Clicker training depends on precision timing and repetition for the dog to build associations between the command, the clicker and the desired behaviour. Dogs have questionable attention spans, and, as a result, the trainer must be quick with the clicker to ensure that the right behaviour is reinforced. Failure to be precise with clicker markers can confuse dogs, especially young puppies.
Decades of research and practice by independent trainers and big enterprises like ABE have led us to three simple steps for ensuring Fido stays off the Thanksgiving table this year. Clicker training, as mentioned above, is primarily focused on the positive reinforcement principle of operant conditioning. This means the dog is rewarded for good behaviour rather than punished for undesirable behaviour.
Step 1: Establish an association between the clicker and a treat
Step one of clicker training a dog involves creating a link between the clicker sound and a treat in the dog’s mind. This is done by giving the animal a treat as soon as the clicker sounds.
Step 2: Establish an association between desired behaviour and the clicker.
The second step involves linking a desired behaviour with the click. Every time the dog exhibits the desired behaviour pattern, the trainer clicks the clicker. The occurrence of these behaviours also determines the approach used in this step. Behaviours that naturally occur spontaneously, such as laying down, require the trainer to catch the dog in the act before clicking the clicker and offering a treat. This process is called “capturing”. It is one of three approaches used when linking the click to behaviour.
The second approach to step two is known as “shaping”. This technique is common for puppies, and it involves teaching a behaviour by working up to it in incremental stages. Reinforcement baby steps, basically. Little rewards are given upon completion of each stage. Once the behaviour is completed in full, the clicker is sounded, and a more significant reward is given. This approach tends to demand a bit more patience and repetition than the other two.
The third approach is known as “luring”, where a piece of food is used to attract the dog to a certain position. This approach is highly effective for the “come” command used to summon the dog.
Step 3: Associate a command with the desired behaviour.
Once the dog has learned that desired behaviour leads to a tasty treat, the trainer must commence the process of establishing a command that will serve as a trigger. A command or gesture is added to the approaches detailed in step 2, and this drill is repeated until the command or gesture triggers the desired behaviour. The dog hears the command and associates it with behaviour that leads to a reward, reinforcing the training further. Once the dog masters the entire process, the trainer can begin slowly removing the clicker and the treats to leave the command and its associated desired behaviour eventually.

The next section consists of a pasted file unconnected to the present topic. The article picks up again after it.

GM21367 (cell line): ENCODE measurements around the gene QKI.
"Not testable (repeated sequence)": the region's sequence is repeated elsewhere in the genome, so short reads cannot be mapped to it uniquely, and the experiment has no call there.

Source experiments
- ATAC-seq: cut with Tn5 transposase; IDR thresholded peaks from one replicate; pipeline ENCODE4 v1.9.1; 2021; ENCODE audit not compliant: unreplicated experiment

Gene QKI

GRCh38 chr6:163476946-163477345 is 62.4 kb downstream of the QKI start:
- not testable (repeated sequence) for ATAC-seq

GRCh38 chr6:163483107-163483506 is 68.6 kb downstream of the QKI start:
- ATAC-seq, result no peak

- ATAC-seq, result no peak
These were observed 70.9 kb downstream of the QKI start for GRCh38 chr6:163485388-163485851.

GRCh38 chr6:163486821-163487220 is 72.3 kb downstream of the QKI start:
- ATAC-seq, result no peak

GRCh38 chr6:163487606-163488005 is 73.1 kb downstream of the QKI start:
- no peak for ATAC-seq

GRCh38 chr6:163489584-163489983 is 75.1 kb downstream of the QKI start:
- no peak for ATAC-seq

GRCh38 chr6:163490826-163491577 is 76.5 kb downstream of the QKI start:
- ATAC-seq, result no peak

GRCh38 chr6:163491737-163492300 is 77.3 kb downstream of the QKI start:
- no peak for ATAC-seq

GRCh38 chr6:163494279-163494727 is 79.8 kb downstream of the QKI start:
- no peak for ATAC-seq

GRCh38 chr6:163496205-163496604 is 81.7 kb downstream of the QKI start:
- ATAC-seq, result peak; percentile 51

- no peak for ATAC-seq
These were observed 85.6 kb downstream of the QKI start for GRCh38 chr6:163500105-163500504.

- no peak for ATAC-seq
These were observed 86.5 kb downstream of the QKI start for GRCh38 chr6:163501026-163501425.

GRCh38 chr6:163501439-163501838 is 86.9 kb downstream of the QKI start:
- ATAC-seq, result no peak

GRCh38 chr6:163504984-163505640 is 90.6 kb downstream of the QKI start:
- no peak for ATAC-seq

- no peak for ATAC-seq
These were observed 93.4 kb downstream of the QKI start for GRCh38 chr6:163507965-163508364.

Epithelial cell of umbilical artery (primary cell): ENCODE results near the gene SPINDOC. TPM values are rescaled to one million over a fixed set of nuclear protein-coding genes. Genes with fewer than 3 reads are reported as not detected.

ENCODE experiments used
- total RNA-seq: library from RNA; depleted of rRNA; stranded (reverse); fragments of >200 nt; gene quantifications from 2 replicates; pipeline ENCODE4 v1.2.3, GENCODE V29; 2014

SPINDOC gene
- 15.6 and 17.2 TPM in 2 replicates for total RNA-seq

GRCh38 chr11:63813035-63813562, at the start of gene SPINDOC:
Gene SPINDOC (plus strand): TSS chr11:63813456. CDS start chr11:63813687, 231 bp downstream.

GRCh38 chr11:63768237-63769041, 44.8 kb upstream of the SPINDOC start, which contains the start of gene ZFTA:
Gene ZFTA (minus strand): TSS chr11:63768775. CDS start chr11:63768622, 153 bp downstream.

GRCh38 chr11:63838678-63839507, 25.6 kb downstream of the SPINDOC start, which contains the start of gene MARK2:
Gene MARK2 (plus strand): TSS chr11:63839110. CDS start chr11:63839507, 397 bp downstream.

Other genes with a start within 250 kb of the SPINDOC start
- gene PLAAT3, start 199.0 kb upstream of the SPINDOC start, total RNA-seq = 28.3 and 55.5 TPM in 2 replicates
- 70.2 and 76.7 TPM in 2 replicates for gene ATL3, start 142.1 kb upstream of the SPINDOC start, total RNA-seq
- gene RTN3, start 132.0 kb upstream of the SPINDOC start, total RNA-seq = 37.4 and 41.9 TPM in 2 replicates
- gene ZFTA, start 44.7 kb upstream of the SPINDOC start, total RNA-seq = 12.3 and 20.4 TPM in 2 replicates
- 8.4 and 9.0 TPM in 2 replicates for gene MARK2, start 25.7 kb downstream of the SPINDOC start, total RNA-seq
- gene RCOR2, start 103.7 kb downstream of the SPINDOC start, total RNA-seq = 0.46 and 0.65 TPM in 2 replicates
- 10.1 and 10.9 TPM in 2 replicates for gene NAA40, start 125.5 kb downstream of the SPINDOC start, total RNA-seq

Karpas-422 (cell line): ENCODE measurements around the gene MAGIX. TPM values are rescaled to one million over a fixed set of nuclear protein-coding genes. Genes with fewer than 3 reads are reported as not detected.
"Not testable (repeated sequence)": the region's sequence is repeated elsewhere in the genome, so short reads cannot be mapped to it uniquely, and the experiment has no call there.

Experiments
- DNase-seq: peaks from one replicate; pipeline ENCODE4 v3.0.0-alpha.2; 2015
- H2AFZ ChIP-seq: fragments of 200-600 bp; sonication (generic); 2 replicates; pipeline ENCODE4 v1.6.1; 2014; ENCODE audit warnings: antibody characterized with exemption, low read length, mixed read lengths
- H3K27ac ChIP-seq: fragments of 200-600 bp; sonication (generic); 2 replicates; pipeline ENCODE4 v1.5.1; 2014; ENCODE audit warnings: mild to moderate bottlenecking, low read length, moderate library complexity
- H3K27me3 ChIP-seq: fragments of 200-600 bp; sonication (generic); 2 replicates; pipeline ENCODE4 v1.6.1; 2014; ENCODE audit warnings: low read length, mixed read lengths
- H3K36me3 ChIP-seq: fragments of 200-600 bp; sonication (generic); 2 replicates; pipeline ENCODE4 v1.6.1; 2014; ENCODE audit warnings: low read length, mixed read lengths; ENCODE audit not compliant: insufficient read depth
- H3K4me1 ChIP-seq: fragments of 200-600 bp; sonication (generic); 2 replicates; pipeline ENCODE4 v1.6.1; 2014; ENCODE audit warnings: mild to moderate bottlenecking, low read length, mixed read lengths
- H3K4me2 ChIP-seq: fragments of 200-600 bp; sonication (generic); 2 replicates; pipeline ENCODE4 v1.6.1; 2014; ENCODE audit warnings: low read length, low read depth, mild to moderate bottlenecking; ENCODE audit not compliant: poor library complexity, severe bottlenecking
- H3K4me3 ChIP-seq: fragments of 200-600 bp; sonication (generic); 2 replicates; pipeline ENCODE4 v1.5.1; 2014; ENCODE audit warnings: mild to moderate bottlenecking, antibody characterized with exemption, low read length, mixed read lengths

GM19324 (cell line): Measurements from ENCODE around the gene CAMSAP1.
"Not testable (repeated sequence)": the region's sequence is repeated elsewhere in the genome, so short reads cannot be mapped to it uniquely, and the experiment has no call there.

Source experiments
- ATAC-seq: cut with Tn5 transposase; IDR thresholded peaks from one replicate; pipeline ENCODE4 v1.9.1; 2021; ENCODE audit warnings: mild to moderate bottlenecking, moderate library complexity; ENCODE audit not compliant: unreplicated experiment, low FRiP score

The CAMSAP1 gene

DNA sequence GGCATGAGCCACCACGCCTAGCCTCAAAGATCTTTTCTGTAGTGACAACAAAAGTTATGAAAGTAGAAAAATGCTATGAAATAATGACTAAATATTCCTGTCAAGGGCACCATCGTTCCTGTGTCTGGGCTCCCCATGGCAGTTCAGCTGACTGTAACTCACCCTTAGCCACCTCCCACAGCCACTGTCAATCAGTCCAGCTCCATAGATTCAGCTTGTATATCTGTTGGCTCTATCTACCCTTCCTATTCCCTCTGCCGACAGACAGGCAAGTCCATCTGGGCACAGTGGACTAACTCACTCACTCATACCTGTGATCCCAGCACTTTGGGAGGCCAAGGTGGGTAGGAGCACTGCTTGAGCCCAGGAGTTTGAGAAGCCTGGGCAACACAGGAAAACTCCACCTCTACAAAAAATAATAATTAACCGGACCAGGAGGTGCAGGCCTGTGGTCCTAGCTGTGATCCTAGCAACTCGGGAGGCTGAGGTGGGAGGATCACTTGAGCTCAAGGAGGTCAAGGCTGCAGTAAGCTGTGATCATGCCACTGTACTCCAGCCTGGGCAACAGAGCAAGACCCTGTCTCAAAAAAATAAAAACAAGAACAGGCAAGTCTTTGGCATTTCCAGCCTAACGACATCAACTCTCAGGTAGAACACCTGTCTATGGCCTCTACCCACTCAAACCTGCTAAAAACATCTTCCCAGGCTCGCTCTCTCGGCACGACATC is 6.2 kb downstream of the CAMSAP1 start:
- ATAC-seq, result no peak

Why use it?
Clicker training is an effective method for a wide variety of creatures, including very young children, and research on the subject is still being carried out today.
Perhaps the main reason it is used is its precision. Clicking the clicker enables the trainer to mark the specific moment the desired behaviour is carried out. Because the dog already understands that the clicking sound precedes a reward, the timing of the click will, over time, indicate the precise behaviour being rewarded. Dogs often make many movements, making it difficult for other training methods to pick out one particular behaviour.
Clicker training is also favoured because many owners and trainers regard it as a more humane approach than those which feature punishment. The thought of yelling at or even beating an animal is just too much to bear for many animal lovers. Some people also argue that positive reinforcement is less likely to cause collateral trauma to animals than punishment-based training.
An interesting study at the University of Trieste in Italy revealed fascinating results when clicker training, voice command training and basic treat training were pitted against each other. 51 untrained pet dogs split into three groups. 17 dogs received clicker training, another 17 received voice command training, and the remaining 17 received basic treat training. Basic tricks and behaviours, such as putting a paw on a box, were taught and reinforced with the relevant training method. The results, though far from conclusive, showed that, in terms of how quickly a behaviour is learned, there was little difference in effectiveness between the three training approaches.
Chiandetti, C., Avella, S., Fongaro, E., & Cerri, F. (2016). Can clicker training facilitate conditioning in dogs? Applied Animal Behaviour Science DOI: https://doi.org/10.1016/j.applanim.2016.08.006.
Gibeault, S. (2019). Mark & Reward: Using clicker training to communicate with your dog. American Kennel Club. Retrieved on 23/10/2020 from https://www.akc.org/expert-advice/training/clicker-training-your-dog-mark-and-reward/#:~:text=Clicker%20training%2C%20or%20mark%20and,be%20followed%20by%20a%20reward.
Skinner, B.F. (1951). How to teach animals. Scientific American, 185, 26-29.
Todd, Z. (2016). Clicker Training vs Treat: Equally Good in Dog Training. Companion Animal Psychology. Retrieved on 23/10/2020 from https://www.companionanimalpsychology.com/2016/09/clicker-training-vs-treat-equally-good.html#:~:text=Scientists%20find%20unanticipated%20results%20in,food%20alone%20in%20dog%20training.